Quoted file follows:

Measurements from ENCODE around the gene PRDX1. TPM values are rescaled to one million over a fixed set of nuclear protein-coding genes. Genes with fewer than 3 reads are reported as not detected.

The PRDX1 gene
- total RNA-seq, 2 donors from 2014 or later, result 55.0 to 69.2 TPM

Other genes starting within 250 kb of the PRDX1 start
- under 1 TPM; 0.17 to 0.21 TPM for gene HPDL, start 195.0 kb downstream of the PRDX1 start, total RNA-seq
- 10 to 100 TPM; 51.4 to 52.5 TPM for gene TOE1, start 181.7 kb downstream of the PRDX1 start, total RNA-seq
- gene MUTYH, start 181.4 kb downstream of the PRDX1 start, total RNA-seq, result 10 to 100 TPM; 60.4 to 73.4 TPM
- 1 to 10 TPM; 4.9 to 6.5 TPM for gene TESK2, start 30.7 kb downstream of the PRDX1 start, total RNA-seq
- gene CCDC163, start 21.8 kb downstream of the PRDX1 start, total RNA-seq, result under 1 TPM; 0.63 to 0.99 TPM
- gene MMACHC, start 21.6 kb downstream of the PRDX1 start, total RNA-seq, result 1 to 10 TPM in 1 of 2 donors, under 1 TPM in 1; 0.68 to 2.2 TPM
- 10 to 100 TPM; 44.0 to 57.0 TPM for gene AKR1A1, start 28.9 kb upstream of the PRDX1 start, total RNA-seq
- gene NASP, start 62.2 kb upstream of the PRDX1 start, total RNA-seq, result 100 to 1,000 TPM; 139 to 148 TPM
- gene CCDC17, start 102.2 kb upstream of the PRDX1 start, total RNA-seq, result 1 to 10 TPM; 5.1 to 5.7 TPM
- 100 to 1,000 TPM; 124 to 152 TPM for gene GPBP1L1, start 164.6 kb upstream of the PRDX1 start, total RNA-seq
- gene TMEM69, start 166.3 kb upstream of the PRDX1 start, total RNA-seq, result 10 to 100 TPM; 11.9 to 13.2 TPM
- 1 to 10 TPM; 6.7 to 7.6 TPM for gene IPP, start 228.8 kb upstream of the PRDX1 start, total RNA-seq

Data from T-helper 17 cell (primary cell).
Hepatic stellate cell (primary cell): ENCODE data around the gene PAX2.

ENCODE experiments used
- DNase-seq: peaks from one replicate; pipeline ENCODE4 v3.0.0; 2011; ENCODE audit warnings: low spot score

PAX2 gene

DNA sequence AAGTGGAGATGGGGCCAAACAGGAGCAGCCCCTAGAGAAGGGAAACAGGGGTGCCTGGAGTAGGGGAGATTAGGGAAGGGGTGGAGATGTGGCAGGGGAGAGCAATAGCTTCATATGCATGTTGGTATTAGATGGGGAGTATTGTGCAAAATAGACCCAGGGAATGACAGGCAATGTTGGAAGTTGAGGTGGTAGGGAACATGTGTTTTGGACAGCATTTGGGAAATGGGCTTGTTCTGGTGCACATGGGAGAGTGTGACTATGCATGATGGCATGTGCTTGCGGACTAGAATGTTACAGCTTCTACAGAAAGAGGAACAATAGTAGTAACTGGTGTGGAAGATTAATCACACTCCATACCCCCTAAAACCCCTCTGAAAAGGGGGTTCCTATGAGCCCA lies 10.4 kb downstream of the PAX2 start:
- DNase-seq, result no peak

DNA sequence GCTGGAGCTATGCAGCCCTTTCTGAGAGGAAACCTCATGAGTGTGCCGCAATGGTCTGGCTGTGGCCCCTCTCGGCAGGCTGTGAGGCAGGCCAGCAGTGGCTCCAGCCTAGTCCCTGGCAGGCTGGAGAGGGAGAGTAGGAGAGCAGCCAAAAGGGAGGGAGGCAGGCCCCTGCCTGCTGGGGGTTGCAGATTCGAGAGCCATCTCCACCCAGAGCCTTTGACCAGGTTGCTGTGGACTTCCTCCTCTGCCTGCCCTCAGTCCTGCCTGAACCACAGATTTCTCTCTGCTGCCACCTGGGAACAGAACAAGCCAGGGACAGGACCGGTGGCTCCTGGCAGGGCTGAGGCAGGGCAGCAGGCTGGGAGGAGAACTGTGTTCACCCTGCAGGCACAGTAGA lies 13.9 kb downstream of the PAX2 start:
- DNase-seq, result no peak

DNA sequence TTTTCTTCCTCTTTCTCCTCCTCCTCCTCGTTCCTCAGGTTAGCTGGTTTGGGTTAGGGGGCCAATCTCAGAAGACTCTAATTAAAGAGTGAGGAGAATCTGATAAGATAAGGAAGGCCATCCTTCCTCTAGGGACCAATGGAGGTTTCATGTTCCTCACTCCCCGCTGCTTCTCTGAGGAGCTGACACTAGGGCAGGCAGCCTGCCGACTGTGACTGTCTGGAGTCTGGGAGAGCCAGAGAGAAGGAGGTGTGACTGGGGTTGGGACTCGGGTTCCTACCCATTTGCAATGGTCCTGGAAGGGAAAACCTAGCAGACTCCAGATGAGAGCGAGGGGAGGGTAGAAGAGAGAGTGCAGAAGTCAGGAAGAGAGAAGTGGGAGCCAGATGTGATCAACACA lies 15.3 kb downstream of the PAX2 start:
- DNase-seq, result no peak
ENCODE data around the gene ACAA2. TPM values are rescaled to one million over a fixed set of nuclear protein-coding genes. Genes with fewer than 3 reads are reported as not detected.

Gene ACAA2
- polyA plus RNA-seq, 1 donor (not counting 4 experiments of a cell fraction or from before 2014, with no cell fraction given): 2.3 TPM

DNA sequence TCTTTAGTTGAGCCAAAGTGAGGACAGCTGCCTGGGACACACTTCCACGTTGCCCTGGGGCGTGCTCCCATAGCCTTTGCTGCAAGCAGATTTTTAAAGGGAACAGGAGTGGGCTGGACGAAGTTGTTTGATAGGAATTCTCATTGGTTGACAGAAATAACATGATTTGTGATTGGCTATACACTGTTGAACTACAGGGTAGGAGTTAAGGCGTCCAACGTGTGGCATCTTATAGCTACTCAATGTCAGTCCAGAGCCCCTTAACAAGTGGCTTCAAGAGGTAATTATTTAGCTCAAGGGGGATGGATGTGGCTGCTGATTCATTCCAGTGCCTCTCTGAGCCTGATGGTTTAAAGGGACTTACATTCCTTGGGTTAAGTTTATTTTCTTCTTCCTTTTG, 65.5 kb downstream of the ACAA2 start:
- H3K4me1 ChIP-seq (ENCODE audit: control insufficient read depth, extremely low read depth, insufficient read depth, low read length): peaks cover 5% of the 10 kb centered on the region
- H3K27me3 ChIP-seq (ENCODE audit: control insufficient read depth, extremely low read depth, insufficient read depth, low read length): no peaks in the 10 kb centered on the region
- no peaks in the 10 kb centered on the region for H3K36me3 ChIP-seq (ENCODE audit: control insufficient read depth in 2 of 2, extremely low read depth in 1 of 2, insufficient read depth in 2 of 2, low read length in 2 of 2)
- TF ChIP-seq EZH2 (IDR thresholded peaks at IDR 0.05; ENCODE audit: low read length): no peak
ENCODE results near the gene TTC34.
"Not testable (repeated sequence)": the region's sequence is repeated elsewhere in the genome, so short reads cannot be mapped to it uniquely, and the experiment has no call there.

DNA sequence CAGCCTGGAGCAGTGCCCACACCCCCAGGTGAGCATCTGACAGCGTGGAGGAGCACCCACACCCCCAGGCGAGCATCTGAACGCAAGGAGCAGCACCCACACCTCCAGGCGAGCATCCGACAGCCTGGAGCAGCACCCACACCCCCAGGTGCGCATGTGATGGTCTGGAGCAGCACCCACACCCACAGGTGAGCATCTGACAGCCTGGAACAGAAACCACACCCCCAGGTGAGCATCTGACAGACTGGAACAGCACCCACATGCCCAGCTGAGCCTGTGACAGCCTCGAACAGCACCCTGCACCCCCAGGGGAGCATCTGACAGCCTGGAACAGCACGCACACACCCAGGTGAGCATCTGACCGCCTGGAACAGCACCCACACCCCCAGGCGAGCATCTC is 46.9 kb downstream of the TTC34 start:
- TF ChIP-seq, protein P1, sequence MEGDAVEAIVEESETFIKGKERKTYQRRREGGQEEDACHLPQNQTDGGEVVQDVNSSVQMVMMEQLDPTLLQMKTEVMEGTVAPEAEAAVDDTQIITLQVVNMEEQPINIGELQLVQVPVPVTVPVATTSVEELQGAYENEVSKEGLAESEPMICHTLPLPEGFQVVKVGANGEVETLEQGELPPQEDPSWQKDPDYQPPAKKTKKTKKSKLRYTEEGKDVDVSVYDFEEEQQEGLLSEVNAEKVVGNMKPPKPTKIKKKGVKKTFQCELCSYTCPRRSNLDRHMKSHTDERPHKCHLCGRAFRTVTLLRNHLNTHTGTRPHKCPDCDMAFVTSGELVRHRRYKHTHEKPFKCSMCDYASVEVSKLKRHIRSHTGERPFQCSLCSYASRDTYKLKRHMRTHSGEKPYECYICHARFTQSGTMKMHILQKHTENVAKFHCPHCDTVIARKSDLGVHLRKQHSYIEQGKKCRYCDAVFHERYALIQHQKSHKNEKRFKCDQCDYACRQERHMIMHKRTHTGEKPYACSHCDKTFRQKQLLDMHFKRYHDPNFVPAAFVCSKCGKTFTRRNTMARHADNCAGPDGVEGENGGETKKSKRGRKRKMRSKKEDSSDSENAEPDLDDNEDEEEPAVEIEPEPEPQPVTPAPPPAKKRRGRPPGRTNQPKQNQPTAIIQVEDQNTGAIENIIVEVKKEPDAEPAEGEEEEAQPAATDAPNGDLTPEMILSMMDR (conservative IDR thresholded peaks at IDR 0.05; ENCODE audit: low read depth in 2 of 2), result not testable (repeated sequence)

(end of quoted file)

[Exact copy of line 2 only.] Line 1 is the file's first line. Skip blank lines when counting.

The PRDX1 gene